Visiting foreign countries is one thing almost all college students would like to experience, but sometimes they feel they lack the guidance or finances to do so.
ASU, in partnership with the Institute of International Education (IIE) is looking to change that. According to the IIE, less than a tenth of all U.S. college students study abroad during their collegiate experience.
IIE’s Open Doors Report on International and Educational Exchange study found that only 295,000 students studied abroad during the 2011/2012 school year. As part of its Generation Study Abroad initiative, the organization has pledged to grow those numbers to 600,000 nationally.
“What IIE basically said is that in five years they want to double the amount of us students studying abroad,” says Jennifer Malerich, senior director for curricular activities and action at ASU. “So we’ve committed to a 20 percent increase in our student population studying abroad during that time frame.”
Malerich says studying abroad offers students an opportunity to develop themselves and learn new skills that will be applicable in their academic, professional and personal lives.
“By developing intercultural competencies and global skills, they’ll be able to use those competencies and skills in all areas of life in their futures,” she says.
Malerich speaks from personal experience. She has been in three study abroad programs that have taken her to European countries, including Italy and Spain.
“Each one of those experiences was really different and changed me in different ways,” she says.
ASU is committed to decreasing both the academic and financial barriers that students might feel about studying abroad.
To do so, Malerich says the study abroad office is urging students to start thinking about studying abroad as early as orientation during their freshman year at ASU.
“The earlier you start planning, the better that you are going to be able to fit that experience in with your academic experience and remain on track for graduation,” she says.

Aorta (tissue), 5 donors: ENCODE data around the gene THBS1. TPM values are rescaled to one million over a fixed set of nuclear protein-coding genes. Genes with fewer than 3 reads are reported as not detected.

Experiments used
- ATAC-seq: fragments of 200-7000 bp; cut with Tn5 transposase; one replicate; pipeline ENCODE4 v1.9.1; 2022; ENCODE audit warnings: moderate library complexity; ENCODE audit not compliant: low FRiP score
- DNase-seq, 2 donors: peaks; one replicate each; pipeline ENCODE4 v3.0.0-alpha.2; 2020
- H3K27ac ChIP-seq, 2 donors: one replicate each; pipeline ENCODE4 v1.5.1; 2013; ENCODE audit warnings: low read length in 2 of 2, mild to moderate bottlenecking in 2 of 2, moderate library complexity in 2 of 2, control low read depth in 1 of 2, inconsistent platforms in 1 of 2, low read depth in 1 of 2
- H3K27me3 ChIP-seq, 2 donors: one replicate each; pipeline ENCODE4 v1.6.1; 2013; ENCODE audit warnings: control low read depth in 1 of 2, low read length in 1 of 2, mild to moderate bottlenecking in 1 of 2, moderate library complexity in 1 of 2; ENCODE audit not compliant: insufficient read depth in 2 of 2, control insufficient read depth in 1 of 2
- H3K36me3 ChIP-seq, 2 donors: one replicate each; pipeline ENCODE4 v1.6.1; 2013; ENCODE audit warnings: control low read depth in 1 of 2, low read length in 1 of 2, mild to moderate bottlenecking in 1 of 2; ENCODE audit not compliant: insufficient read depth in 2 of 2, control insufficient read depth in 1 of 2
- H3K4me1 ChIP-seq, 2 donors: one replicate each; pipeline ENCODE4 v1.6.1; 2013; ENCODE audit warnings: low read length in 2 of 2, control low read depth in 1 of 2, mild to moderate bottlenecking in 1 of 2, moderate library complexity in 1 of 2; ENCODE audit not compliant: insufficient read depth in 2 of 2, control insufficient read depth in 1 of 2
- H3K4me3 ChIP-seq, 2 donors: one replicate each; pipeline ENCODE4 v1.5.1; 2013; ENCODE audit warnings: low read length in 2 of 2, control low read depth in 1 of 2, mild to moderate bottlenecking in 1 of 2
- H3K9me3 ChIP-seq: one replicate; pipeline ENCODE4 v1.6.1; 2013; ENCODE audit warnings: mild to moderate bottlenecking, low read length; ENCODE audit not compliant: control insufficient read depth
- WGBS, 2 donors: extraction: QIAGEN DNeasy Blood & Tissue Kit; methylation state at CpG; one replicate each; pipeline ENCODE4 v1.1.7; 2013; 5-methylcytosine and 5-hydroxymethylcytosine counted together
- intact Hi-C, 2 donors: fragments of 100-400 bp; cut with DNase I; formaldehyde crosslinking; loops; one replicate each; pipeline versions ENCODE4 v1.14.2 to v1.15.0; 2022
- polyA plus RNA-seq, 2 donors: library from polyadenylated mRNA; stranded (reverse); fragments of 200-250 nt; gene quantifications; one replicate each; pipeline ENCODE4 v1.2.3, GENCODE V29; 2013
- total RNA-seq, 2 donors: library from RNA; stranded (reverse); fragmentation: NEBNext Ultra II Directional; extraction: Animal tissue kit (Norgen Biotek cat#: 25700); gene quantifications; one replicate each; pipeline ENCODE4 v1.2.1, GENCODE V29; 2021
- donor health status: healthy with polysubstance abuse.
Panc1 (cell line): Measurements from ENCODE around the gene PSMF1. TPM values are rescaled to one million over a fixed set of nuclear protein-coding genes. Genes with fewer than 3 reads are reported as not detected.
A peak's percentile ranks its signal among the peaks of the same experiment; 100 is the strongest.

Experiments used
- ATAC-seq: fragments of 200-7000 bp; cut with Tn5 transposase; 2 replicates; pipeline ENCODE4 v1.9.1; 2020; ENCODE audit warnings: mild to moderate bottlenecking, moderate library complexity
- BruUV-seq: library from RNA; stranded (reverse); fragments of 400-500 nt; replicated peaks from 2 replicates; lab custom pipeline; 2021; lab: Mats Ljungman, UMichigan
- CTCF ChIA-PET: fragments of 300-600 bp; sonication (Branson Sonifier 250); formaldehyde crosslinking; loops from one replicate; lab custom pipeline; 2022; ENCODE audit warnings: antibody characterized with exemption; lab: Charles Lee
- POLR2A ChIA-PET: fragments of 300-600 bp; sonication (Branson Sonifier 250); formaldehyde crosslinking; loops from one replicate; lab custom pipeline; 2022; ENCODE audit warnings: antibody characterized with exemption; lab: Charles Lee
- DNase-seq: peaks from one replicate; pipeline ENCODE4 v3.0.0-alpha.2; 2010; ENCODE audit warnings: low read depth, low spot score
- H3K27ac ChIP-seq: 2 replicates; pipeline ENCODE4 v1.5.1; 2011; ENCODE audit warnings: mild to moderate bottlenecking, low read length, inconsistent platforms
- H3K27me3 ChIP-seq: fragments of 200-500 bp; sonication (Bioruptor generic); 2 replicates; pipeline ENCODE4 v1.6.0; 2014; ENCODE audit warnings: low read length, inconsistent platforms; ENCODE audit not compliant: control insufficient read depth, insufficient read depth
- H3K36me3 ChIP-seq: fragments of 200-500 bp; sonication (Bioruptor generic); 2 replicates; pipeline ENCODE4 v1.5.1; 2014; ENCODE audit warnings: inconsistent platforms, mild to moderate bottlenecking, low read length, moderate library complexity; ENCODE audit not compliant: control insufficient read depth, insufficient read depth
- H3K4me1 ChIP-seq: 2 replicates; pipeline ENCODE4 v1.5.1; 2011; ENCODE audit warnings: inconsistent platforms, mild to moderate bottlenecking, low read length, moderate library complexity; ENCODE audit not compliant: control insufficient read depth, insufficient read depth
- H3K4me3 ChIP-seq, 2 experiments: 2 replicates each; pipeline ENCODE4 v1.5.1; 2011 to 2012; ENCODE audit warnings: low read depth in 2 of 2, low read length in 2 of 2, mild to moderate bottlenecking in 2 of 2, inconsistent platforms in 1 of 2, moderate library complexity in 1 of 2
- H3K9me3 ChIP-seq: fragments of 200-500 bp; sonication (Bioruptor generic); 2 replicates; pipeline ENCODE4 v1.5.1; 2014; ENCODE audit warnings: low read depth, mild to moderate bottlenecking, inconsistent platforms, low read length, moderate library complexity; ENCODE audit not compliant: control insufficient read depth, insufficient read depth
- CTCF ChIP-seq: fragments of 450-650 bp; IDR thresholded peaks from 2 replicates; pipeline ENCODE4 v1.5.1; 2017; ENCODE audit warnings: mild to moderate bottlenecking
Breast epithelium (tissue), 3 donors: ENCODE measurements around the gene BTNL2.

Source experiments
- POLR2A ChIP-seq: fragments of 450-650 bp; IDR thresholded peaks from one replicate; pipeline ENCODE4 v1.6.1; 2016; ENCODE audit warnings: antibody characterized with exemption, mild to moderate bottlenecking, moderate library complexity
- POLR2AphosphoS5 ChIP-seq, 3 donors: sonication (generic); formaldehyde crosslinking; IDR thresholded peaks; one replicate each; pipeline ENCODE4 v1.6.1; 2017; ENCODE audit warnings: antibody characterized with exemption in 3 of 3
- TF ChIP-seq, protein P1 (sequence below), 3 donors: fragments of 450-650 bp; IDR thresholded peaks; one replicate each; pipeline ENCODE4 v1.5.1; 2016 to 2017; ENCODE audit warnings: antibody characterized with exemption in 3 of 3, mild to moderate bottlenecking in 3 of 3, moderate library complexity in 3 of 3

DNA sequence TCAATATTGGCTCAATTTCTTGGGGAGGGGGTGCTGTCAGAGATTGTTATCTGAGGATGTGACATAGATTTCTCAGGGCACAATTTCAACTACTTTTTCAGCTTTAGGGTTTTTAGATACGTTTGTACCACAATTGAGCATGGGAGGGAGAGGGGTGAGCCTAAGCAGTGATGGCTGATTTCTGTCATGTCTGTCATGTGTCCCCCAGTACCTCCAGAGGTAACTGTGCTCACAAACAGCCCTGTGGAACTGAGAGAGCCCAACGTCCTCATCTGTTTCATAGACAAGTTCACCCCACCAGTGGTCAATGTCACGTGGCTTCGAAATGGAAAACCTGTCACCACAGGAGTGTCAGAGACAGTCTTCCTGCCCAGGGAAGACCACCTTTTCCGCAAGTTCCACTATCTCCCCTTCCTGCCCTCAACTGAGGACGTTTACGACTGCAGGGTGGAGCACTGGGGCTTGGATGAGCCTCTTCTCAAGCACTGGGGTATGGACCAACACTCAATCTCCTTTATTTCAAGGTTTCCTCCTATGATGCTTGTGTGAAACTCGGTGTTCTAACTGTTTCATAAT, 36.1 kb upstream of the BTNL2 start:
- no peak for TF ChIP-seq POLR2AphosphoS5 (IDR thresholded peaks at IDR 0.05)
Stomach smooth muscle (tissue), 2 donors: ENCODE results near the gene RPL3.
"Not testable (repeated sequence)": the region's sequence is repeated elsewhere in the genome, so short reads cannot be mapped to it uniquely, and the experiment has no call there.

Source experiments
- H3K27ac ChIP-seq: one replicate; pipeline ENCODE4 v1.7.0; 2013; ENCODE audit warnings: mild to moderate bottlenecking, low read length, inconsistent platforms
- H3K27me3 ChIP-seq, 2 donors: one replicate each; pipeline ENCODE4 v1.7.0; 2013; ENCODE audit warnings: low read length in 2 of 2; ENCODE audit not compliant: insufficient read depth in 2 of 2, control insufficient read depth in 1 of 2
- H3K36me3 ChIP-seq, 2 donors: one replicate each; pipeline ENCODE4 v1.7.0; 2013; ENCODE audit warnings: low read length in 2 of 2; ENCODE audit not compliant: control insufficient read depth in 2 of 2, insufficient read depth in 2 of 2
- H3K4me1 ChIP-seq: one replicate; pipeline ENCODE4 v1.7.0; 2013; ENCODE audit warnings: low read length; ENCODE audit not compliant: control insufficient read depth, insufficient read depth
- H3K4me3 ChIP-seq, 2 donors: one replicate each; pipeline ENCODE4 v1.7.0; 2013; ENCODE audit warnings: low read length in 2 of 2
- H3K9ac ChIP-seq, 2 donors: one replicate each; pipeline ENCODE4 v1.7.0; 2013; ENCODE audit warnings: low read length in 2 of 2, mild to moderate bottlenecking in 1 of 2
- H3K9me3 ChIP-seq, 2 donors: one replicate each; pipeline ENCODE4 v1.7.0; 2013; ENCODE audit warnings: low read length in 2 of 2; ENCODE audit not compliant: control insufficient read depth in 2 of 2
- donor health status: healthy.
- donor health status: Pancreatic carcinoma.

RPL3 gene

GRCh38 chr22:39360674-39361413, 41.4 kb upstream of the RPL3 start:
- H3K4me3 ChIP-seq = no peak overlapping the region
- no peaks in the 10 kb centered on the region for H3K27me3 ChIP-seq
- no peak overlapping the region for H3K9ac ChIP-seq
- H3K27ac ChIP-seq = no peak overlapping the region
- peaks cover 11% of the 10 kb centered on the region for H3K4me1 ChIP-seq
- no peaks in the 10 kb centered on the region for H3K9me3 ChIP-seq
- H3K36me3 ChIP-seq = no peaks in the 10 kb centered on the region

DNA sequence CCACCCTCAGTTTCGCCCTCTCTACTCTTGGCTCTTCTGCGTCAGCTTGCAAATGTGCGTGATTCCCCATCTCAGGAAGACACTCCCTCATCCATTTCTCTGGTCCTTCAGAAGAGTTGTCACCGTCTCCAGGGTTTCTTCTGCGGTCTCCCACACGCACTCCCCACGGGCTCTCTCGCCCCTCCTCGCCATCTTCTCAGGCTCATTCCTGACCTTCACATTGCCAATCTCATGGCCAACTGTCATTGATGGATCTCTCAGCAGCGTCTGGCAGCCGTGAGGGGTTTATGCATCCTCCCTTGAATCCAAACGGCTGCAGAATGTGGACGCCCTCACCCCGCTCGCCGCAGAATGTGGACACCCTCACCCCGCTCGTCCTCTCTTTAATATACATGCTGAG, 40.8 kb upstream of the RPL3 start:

This tactic will allow students to effectively strategize how to have the best experience, choose the available classes overseas that will meet their ASU requirements, allow them to save money and set up a financial plan so their trip can be as lengthy as possible.
What you need to do
ASU’s Study Abroad Office has numerous online resources for students to start planning their future trip.
To begin planning, you should attend a Study Abroad 101 seminar, which is led by a peer advisor and covers the fundamentals. Students will learn about the program types, housing options, requirements and financial realities of studying in a foreign land. Held several days a week, the schedule is available on the Study Abroad Office’s website at studyabroad.asu.edu.
The next step is choosing the program that is right for you. While many students have the traditional options in mind (we’re talking Paris, London, Florence), Malerich says potential enrollees should consider other factors.
“I would encourage students to really think outside the box and look for locations that might not be immediately coming to mind,” she says. “Because they might find that those either match their academic program a little bit better or they’re going to get a different or more wide-reaching experience on those non-traditional locations.”
It’s always smart to make an appointment with an international coordinator at the Study Abroad Office. Once you’ve singled out what programs you might be interested in, the coordinator will walk you through the steps for applying and successfully enrolling in a study abroad program.
They are also able to conduct meetings in person, on the phone or via Skype.
As mentioned, studying abroad takes planning and time. For the summer and fall terms, application deadlines are generally March 1, while the spring semester require your information in by September 25.
Although a passport isn’t required to apply, it is required to actually get into the country of your choosing and study there. Obtaining a new passport generally takes a month, so plan ahead.
Consider financial aid options to fund your trip abroad. There are many scholarships and grants available through ASU’s Scholarships at a Glance Chart that may help make the financial burden easier. Taking a part time-job as you plan won’t hurt either.
And it always helps to be safe. Sign up for the Smart Traveler Enrollment Program through the State Department, which will assist you more effectively if there are emergencies where you are traveling to or back home with your family. Also, check out the laws of the country you will be visiting, as being American will not shield you from repercussions.
While it seems like a mound of work, studying abroad is well worth it.
“In terms of overall experience, everyone who’s come back from studying broad has said that studying abroad has changed their life,” says Malerich. “That’s an overarching theme.”
Where would you want to study abroad and why?